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originalThe Sports Illustrated cover of American Pharoah winning the Triple Crown is one of the most compelling sports images I’ve ever seen, even though it violates tenants of good sports news photography.

It’s busy. It reminds me of sort of a “Where’s Waldo?” drawing.

What is supposedly the subject of the photo — the winning horse and jockey — is too small.

And there’s no real context of where the horse is in the track, at least for those of us who are not familiar with Belmont Park.

Yet it is absolutely captivating. Even the irreverent, snark site Deadspin liked it.

For me, the image brings together the past, present and future of American sports.

The past is horse racing, which once was one of America’s most popular spectator sports. Part of its allure no doubt was being the only legal form of gambling available to most Americans.

The present is all those fans trying to capture the moment with their phones.

The future? It’s a little harder to spot.

Look closely and you can see three signs for DraftKings, the fantasy sports site that promises players can win a “shipload of money” in TV ads that run incessantly during sports programming.

The prospects of additional revenue streams seem to be tempting pro sports leagues to lower their guards when it comes to sports gambling.

Once upon a time, Mickey Mantle and Willie Mays were barred from giving batting tips to young Giants and Yankees players in spring training because the two former stars were employed by casinos as goodwill ambassadors.

Now it seems like every major league team has a sponsorship with some casino or a state lottery.

The latest step is the official association with companies that are turning a longtime popular social gambling activity — fantasy leagues —  into a big business.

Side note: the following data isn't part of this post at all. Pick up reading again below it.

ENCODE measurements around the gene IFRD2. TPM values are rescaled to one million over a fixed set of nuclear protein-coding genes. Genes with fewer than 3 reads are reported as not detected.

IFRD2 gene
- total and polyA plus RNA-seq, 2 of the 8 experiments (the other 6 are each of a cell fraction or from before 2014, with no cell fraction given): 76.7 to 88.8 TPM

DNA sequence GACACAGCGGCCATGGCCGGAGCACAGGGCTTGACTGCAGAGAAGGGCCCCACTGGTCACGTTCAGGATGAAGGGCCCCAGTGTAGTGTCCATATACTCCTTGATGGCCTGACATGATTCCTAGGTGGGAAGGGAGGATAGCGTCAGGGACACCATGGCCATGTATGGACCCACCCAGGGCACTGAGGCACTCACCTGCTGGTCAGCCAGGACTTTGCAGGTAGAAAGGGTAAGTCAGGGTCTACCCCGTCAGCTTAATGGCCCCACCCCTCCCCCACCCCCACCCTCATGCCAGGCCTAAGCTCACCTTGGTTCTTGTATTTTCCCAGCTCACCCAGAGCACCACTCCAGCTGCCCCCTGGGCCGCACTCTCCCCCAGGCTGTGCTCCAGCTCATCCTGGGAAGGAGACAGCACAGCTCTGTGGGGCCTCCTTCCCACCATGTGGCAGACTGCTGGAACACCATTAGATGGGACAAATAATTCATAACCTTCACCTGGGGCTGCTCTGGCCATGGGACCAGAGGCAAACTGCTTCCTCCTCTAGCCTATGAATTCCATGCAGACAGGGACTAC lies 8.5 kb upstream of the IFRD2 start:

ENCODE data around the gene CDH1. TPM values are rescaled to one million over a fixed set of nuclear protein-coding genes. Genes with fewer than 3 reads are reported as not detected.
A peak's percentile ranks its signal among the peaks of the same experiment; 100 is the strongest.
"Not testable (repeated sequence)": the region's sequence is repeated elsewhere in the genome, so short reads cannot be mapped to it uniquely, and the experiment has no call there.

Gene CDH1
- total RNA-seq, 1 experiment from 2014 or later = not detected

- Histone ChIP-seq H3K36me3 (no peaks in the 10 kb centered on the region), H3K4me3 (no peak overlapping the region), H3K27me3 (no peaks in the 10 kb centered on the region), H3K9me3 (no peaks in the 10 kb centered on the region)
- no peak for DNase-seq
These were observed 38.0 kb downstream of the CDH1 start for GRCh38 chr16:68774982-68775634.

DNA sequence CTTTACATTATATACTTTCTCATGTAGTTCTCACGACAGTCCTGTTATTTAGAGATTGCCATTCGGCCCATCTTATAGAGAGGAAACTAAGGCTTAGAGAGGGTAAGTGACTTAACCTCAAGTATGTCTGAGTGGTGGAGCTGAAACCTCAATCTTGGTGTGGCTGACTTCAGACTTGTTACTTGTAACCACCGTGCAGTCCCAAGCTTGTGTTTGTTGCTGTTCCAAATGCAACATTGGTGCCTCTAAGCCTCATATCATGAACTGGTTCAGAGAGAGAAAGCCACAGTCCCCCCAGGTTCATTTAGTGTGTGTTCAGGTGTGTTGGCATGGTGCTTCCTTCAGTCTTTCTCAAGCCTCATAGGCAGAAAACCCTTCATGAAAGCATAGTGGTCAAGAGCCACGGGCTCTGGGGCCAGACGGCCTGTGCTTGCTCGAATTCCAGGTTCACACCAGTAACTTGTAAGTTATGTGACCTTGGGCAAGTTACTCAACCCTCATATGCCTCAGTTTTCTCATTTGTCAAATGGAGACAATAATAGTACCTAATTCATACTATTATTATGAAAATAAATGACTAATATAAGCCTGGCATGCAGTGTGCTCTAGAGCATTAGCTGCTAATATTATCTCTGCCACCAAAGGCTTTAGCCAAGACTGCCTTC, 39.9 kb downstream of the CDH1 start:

DraftKings has a tight relationship with Major League Baseball. There’s a marketing agreement between the two entities, announced before this season. And it turns out MLB has been an investor in DraftKings for a couple years.

The NBA has partnered and invested in DraftKings’ fantasy rival FanDuel.

And further lowering of the guard may be coming.

ESPN the magazine lauded NBA Commissioner Adam Silver for his realistic outlook on the inevitability of widespread legalized sports gambling.

Pro sports have slid down a slippery slope.

The bans of Mays and Mantle bordered on ridiculous. But by getting into bed with casinos and now a high-stakes fantasy site, baseball has not yet crossed the line, but the sport has its toes on the line.

Against this backdrop, ESPN is reporting it has evidence that Pete Rose bet on baseball while he was a player/manager.

Though there is no evidence that Rose threw games, the allegations if true, are damaging. The Rose case shows that potential problems with gambling for baseball are not from the ancient past. The forces that lured Rose to violate baseball’s rules are as strong today as 30 years ago or in 1919.

Baseball’s strong prohibition against gambling, of keeping a clear distance from gambling interests, was put in for good reasons. And other sports followed. The prohibition serves not merely to prevent players from throwing games but to prevent the public from worrying about games being on the up and up.

Keeping that distance has kept baseball largely free of scandals involving fixes (the PED scandals, as well as instances where players doctored balls and corked bats, are cases of players going too far in an effort win) for nearly a century.

The slippery slope of course is a logical fallacy. Then again, public perception often strays from the rules of logic.

Baseball and other sports would do well to keep — and perhaps increase — their distance from gambling.

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